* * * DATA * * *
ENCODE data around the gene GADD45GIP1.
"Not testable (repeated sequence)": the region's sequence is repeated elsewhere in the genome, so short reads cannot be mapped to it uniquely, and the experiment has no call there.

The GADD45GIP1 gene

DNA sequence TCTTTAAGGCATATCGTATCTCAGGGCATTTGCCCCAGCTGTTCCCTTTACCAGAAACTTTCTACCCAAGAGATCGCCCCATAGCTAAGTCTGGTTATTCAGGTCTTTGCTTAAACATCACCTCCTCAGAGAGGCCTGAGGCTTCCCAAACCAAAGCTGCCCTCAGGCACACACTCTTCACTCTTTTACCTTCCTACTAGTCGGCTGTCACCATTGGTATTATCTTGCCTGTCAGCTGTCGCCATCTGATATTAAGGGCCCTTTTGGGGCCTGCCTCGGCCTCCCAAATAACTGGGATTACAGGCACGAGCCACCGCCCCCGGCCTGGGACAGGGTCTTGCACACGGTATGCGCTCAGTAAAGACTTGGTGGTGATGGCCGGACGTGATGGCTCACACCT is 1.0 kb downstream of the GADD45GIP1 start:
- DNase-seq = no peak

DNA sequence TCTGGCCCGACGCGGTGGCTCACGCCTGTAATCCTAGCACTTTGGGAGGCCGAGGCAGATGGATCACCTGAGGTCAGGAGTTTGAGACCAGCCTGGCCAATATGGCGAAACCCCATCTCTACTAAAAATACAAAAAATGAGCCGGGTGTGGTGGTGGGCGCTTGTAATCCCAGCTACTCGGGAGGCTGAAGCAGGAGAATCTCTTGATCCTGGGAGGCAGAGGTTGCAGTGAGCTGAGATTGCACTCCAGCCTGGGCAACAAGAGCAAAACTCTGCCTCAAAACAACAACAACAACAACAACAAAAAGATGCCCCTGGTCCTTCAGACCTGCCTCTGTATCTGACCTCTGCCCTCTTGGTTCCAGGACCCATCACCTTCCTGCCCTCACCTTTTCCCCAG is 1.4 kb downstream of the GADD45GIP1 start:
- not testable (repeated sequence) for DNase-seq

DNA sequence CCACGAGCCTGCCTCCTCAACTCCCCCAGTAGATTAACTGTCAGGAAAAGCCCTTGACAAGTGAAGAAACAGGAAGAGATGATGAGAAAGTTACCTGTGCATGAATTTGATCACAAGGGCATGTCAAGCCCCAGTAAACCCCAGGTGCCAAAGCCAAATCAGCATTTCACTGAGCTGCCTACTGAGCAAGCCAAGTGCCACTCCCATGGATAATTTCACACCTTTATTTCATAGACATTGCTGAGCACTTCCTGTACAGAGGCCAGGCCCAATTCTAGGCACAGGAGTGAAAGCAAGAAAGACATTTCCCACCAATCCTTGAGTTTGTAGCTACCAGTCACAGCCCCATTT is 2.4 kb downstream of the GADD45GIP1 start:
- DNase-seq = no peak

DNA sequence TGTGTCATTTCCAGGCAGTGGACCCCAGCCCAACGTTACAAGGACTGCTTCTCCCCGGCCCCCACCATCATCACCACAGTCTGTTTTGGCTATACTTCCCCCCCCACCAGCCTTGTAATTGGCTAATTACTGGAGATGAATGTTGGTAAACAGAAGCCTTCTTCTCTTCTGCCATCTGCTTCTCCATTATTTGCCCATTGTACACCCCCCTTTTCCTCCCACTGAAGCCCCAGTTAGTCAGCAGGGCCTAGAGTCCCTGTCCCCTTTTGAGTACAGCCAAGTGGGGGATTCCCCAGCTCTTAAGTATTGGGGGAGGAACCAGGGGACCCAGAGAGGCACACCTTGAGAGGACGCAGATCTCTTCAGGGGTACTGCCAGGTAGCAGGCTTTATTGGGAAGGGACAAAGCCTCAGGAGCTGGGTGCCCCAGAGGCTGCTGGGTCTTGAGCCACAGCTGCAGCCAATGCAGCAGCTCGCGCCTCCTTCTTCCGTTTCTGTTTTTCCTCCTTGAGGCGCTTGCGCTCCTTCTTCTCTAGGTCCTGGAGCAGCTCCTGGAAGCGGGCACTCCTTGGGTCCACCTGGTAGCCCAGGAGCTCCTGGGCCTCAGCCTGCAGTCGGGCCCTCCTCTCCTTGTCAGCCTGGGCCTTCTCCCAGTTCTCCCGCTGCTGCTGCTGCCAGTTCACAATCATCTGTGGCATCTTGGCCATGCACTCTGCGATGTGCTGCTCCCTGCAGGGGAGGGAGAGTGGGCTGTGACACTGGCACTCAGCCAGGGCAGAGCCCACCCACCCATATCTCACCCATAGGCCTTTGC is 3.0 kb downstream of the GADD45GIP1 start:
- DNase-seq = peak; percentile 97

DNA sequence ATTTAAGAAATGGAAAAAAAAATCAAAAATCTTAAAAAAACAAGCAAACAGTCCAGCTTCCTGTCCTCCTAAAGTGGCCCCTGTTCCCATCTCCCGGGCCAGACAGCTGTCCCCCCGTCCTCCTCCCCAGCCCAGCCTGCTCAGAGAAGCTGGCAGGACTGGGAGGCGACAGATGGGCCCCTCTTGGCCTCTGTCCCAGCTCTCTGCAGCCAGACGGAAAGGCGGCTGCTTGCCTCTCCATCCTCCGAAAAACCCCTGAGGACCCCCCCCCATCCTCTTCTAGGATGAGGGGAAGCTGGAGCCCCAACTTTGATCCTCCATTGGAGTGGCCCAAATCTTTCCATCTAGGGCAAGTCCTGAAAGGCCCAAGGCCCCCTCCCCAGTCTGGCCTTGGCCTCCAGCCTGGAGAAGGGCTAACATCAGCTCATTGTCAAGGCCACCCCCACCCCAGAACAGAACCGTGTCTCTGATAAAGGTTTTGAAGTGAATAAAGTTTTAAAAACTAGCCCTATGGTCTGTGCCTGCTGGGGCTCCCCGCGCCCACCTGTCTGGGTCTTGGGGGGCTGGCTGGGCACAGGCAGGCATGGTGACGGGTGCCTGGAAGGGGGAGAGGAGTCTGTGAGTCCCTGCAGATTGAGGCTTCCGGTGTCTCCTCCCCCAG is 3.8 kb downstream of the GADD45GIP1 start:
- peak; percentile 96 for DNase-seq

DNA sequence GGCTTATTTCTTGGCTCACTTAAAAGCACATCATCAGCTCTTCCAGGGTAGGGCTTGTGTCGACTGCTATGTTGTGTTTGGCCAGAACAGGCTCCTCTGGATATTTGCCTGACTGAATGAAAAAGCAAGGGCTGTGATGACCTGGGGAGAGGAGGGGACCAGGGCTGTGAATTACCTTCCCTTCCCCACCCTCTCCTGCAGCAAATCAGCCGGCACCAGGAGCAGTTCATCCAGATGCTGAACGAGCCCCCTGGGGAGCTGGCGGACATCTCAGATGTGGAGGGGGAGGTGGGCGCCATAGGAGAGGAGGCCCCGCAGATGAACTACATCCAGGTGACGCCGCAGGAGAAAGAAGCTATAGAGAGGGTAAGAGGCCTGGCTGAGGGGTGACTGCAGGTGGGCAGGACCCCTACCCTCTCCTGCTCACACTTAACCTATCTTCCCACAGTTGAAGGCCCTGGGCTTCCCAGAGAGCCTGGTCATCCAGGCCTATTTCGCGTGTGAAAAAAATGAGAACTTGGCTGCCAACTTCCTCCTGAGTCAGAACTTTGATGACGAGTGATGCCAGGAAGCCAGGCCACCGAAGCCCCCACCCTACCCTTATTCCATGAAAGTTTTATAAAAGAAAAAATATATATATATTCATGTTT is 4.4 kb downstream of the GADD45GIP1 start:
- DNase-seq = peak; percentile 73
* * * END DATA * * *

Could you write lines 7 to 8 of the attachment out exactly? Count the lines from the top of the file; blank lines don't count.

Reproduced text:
- not testable (repeated sequence) for DNase-seq

DNA sequence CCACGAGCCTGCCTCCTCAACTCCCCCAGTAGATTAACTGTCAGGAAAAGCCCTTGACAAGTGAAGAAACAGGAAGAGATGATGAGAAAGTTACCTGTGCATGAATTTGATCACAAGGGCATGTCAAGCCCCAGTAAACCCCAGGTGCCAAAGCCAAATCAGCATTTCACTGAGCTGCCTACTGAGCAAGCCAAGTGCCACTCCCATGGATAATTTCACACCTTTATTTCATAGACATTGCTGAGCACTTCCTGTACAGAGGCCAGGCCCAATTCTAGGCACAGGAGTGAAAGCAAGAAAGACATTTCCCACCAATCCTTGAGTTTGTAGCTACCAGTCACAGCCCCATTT is 2.4 kb downstream of the GADD45GIP1 start: